Curie by Jessica CuelloReviewed by Janelle Elyse Kihlstrom
Kattywompus Press, 2011
Kattywompus Press, 2011
Jessica Cuello's debut chapbook, Curie, is a biographic poem cycle devoted to the Polish-French chemist, physicist and twice-honored Nobel laureate who became one of the most famous women of the 20th century.
Cuello's lyrically spare yet sensual narrative style is well-suited to the subject matter of a serious yet passionate woman who spurned frivolity and adornment and pursued her work with absolute rigor but who also loved deeply and was fearless in her intellectual curiosity.
Curie, as shown in these poems, was driven by enthusiasm for her life's work in chemistry and physics as well as by her devotion to her husband and lab partner, Pierre Curie.
Other pivotal events and catalysts in her life included the devastating early loss of her mother and sister, who died within a year of one another; her romantic disappointment when the son of a couple for whom she worked as a governess obeyed his parents' wishes to reject her because of her poverty; her lifelong loyalty to her father and her native homeland, Poland, for which she named one of the elements she discovered, Polonium; and an affair she had with a married colleague after the death of her husband which made her a figure of notoriety in the French press for several years despite her international acclaim.
Cuello treats all of these topics with an agile grace restrained by understatement.
In “Schoolgirl,” we read how the young Maria Skłodowska “stands for the Russian inspector” and recites the names of the czars while her Polish-language books lie hidden in her desk: “All my life there was a motion/ outside me, and under the desk,/ the saved page. I performed/ at will. My little arms grew.”
The poem ends, “Then it crystallized –/ our shelves were full of specimens,/ burning outward in the dark./ They could not be contained.
In the final part of “Casimir,” a poem about her early suitor's rejection, Cuello's narration dispassionately relays the young scientist's mindset as she embarks on her studies:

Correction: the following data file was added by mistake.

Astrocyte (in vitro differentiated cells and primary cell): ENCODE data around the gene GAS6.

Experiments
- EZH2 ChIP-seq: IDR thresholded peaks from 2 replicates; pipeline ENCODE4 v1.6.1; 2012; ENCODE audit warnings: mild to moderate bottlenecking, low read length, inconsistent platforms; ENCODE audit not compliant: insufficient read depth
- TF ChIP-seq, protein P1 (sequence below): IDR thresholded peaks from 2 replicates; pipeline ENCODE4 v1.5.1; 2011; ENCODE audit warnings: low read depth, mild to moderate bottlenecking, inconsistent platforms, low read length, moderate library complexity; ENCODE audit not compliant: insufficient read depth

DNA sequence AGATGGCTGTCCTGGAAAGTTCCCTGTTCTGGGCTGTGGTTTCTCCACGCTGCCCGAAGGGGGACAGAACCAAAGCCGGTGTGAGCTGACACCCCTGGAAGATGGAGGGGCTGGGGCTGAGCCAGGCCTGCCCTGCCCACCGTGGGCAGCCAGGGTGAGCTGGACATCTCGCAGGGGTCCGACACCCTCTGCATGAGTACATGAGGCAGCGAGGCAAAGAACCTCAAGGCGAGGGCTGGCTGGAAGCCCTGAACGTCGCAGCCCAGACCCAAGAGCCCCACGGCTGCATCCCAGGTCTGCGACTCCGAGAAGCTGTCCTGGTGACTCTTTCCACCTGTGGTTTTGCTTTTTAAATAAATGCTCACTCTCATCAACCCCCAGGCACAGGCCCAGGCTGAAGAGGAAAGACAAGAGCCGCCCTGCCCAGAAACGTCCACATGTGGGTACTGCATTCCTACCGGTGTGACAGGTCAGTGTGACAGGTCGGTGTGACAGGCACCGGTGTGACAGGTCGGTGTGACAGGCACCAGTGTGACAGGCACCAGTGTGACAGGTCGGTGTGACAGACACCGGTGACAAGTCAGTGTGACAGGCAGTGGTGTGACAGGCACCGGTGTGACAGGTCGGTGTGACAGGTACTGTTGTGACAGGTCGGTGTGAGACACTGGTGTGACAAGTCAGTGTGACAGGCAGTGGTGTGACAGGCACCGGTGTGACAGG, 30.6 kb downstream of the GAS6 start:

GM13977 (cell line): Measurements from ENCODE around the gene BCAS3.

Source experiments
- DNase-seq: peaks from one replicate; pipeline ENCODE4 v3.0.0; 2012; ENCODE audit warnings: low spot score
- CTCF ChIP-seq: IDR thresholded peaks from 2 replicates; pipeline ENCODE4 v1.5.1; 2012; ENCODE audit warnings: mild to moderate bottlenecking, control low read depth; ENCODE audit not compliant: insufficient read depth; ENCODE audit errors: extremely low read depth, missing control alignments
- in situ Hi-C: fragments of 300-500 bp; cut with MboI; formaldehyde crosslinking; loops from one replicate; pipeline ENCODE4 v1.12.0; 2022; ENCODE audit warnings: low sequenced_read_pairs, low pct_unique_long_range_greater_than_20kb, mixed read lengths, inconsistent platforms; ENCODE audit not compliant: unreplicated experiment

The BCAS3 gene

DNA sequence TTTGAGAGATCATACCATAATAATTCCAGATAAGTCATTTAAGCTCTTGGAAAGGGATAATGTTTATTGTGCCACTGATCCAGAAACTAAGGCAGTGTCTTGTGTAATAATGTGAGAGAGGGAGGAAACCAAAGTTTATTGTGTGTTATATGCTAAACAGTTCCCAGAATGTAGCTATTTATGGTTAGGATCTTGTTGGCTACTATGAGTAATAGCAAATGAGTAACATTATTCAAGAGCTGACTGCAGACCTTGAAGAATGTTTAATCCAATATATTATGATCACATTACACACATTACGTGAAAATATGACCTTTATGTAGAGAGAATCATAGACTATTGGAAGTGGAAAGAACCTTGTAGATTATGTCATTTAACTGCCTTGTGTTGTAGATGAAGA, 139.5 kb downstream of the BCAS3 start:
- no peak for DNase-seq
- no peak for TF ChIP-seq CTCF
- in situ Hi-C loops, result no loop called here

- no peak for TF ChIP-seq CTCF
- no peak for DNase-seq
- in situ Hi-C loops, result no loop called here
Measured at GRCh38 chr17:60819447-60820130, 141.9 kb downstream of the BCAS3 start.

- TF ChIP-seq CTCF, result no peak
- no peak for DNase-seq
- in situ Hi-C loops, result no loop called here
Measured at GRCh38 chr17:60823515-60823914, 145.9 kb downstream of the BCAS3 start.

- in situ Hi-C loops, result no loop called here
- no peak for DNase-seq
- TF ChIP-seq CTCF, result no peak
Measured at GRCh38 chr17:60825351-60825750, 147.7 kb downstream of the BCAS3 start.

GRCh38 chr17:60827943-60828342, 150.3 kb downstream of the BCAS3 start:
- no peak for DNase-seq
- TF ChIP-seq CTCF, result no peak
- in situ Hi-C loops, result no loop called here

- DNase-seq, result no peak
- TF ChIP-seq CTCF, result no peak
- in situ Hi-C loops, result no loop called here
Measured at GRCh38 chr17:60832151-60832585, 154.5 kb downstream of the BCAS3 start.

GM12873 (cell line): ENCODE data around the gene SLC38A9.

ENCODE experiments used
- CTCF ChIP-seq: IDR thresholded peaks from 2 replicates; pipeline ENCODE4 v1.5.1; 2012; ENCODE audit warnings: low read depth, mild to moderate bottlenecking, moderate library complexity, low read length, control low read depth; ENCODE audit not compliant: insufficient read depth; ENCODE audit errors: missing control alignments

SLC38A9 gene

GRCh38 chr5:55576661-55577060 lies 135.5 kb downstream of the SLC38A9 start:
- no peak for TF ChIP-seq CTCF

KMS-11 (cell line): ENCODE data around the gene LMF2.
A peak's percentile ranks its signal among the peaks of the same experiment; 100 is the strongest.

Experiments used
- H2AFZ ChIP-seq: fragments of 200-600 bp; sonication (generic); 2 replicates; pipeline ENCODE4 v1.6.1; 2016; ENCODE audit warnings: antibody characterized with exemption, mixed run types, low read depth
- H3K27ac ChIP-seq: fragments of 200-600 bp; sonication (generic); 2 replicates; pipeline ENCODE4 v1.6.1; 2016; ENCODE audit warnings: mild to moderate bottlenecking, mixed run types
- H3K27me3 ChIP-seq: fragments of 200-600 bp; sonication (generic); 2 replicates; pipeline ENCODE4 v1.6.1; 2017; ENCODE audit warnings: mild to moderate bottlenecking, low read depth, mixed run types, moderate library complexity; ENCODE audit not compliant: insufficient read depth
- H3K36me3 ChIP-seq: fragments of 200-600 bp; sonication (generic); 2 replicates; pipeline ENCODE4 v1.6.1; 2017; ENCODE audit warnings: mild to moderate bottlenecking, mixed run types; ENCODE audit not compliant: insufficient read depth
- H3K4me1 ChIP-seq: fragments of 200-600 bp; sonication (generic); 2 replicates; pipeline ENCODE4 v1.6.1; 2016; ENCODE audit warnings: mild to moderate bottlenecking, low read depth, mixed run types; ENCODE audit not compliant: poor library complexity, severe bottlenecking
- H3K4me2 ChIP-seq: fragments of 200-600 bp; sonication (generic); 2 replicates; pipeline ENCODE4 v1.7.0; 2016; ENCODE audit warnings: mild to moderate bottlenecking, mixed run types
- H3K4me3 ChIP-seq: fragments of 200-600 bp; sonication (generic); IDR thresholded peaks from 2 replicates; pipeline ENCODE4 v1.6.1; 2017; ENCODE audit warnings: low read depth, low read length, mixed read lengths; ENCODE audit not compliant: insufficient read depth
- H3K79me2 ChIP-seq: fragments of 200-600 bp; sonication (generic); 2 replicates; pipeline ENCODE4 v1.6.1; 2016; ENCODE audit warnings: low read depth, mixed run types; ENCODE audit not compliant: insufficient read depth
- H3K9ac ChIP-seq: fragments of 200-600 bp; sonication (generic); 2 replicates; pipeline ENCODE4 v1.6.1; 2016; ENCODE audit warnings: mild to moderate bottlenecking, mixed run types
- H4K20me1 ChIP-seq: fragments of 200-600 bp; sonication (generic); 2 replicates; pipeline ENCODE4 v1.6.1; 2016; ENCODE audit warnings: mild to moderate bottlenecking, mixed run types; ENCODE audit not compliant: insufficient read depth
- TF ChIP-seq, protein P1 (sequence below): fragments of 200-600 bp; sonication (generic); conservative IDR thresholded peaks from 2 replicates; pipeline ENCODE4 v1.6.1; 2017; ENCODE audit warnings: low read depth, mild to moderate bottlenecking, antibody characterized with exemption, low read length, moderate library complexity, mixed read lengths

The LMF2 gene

In Paris I arrived
without a girl's desire.
I used my memory
for facts. With a porous
mind I woke,
tin roof slanted
over me. Alone
I made my myth
with a cup
of tea and radishes.
In a poem about the miscarriage that ended Curie's second pregnancy, “Fifth Month,” Cuello writes:
The child had been living.
I knew her like the form
in a sideways glance,
like three words
in a whisper before sleep
not ordered for sense,
the way we know everything
somewhere: the salts we will find
at the bottom of the ore,
my husband awake
in the kitchen, stiff with pain
when my eyes open.
The next poem, “Pierre,” which evokes Curie's despondency after the loss of her partner and husband, begins by recalling the tenderness of earlier times:
as words, you climbed
the steps our wedding night.
Fingers cradled the railing as I would cradle
your head – no one else
feels. Has ever felt.
I wish I had no daughters,
no work. No garish daffodils
in a cup of water.
I was an eye climbing the stairs.
My eye saw out of my chest,
my head heavy
“Rented Room,” a poem about the affair with Paul Langevin, Marie's colleague, ends, “Yesterday, I asked myself/ as though you were a compound/ why his body?/ My first answer: to merge.// But my second: to annihilate/ the self. I hate/ that you must plan your life.”
The cycle's final poem, “Last Day: July 4, 1934,” describes the hospital bed where Curie was nursed by her younger daughter, whom she had loved but never fully understood because of their dissimilar personalities:
Her fingers turn the sheets
and the static coat
my body walked in everywhere
loosens. Our bodies hum
together in a way
they didn't in our lived lives.
The metal bed glints
like Gallium warmed in hands.
The poems in Curie often begin by holding their treasure at a distance from the unfocused eye, but as the reader is drawn closer, she catches first a glint and then a growing sense of an underlying radiance. I wish more poets wrote like Jessica Cuello does here.